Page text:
A Chinese telecoms giant that has been blocked by the Gillard government from supplying equipment to the national broadband network (NBN) has been courting senior Liberal frontbenchers and Labor figures.
Huawei Technologies, which is close to becoming the world's largest telecommunications equipment provider, was advised late last year that it could not tender for NBN contracts because of concerns about cyber attacks emanating from China.
The Australian Financial Review reported on Monday that ASIO advice provided the basis for the ban. A spokesman for Attorney-General Nicola Roxon told AAP the $36 billion NBN was the ''backbone of Australia's information infrastructure'' and as such the government had a responsibility ''to do our utmost to protect its integrity and that of the information carried on it''.
''This is consistent with the government's practice for ensuring the security and resilience of Australia's critical infrastructure more broadly,'' the spokesman said.
The minister has declined to comment on confidential discussions with Huawei. The federal parliamentary interests register shows Huawei has been courting senior coalition figures. The register shows Huawei's Australian arm sponsored trips by the opposition's deputy leader Julie Bishop, finance spokesman Andrew Robb and frontbencher Bronwyn Bishop to China over the past eight months.
Julie Bishop's trip included a flight from Perth to Hong Kong, then from Shenzhen to Shanghai and a rail trip from Shanghai to Beijing, as well as accommodation from January 4 to 9. She was also given a Huawei MediaPad tablet computer.
Mr Robb and a staffer were guests of Huawei on a trip from December 13 to 19 to Hong Kong and China, which included free transport and hospitality. Bronwyn Bishop's trip to Singapore and China, which included business class travel and accommodation paid for by Huawei, was from August 1 to 6, 2011. A Huawei Australia spokesman told AAP it had issued an open invitation to all members of parliament, and the media, to tour its facilities.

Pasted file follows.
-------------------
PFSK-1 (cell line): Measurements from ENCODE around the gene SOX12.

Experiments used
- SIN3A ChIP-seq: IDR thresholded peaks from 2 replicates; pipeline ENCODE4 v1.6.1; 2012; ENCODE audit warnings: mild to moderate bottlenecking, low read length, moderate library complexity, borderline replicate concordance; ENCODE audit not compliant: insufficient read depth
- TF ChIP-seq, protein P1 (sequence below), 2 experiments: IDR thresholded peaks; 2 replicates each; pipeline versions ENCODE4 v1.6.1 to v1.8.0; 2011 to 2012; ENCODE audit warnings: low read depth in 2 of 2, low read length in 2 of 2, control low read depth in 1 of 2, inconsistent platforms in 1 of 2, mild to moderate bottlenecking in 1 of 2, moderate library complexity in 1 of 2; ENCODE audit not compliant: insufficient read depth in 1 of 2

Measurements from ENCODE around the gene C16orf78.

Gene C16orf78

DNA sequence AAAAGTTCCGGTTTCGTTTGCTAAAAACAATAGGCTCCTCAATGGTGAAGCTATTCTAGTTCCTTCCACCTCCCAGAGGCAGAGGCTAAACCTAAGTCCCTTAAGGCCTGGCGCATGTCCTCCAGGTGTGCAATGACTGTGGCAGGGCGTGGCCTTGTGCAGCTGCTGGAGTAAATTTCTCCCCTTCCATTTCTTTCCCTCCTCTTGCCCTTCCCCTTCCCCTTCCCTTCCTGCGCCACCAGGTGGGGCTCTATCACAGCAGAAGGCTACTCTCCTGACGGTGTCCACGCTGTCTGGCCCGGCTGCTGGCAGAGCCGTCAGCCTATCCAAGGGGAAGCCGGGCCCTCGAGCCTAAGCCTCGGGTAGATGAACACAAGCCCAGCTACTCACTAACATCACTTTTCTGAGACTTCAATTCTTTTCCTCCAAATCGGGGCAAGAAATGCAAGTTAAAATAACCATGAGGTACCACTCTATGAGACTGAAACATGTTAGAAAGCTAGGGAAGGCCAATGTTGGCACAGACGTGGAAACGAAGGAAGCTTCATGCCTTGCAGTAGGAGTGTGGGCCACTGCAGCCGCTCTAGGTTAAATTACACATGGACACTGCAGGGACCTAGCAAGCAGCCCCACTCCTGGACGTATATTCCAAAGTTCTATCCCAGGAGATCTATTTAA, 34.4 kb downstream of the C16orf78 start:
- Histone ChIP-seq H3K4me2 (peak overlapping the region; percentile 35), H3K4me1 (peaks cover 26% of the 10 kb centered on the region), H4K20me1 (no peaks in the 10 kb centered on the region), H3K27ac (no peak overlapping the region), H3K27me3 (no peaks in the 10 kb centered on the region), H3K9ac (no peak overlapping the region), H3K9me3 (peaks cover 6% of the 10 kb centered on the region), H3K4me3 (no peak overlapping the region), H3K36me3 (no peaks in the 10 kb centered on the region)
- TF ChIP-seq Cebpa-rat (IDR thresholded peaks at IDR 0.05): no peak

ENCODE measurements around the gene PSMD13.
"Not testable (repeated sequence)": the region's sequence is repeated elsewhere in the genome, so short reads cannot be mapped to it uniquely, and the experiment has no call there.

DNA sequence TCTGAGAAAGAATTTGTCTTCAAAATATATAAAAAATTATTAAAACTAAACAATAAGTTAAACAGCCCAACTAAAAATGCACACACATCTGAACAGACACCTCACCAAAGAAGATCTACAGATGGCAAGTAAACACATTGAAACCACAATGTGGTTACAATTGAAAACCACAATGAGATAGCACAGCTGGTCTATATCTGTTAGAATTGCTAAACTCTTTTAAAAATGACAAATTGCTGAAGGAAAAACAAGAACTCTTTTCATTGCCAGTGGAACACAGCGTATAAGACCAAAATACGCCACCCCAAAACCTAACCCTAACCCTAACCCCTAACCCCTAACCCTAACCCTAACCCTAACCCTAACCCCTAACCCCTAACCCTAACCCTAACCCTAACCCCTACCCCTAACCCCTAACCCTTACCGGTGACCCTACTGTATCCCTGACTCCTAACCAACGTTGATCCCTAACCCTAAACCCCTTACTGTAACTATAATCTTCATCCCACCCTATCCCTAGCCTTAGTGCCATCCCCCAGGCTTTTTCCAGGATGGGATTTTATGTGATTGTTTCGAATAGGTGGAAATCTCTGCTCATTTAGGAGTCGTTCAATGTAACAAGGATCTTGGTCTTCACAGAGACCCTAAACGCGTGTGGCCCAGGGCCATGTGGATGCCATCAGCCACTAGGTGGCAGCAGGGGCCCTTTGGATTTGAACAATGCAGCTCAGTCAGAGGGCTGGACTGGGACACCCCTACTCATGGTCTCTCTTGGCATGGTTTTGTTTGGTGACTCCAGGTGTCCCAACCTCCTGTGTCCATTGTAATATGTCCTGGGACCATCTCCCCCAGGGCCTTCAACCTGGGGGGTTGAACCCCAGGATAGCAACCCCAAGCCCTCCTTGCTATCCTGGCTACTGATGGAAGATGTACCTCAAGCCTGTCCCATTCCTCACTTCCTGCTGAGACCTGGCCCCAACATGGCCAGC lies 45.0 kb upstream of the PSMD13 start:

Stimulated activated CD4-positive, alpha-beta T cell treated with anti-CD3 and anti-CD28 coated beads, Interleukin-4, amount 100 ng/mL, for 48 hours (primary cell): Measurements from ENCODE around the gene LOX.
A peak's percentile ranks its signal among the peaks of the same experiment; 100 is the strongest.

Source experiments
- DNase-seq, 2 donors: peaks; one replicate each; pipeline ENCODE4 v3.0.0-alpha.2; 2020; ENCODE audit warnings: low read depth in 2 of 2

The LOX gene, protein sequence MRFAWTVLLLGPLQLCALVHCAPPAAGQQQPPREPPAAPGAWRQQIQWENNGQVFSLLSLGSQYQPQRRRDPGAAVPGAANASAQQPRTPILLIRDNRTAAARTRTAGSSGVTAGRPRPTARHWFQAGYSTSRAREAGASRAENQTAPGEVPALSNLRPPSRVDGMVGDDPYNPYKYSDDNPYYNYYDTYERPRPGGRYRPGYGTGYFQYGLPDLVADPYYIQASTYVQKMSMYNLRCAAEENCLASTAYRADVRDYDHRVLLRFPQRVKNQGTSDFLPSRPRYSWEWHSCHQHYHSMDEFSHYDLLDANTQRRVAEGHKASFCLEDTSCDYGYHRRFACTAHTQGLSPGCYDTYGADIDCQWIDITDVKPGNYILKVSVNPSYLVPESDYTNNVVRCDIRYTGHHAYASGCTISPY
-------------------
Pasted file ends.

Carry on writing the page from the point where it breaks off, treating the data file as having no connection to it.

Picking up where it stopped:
''We haven't targeted one party over another,'' the spokesman said. He also said former Labor premiers Kristina Keneally and John Brumby, who now sits on the company's Australian board, had also been on sponsored trips.
Huawei corporate affairs director Jeremy Mitchell said Australia was still getting used to privately-owned Chinese companies, but Huawei would not give up on tendering for NBN projects, which are being managed by the Australian government-owned NBN Co Ltd.
''We're not used to companies coming from China that are leading in technology and also global - 70 per cent of our work is outside of China,'' Mr Mitchell said.
''This is new territory. We see this as a setback, we're obviously disappointed but through looking at what we've done overseas, looking at what we've done in the United Kingdom, we can put in place measures that help the Australian government consider us as a partner in the NBN.''
Former foreign affairs minister Alexander Downer, who also sits on the company's Australian board, told the ABC Huawei operated in 100 countries and had been in Australia since 2004 and any concerns about it being involved in cyber warfare were ''absurd''.
''This is a very straightforward, albeit very large, company doing an astonishingly good job in terms of providing telecommunications to a world hungry for improved telecommunications,'' Mr Downer said.
Huawei was established in the late 1980s by Ren Zhengfei, a former major in the People's Liberation Army, and is headquartered in the special economic zone of Shenzen. Its Australian office opened in 2004 in Sydney and is the operations hub for its business across Australia, New Zealand and the South Pacific.
Earlier this month the company was picked by Optus to build the carrier's 4G network in Newcastle, NSW.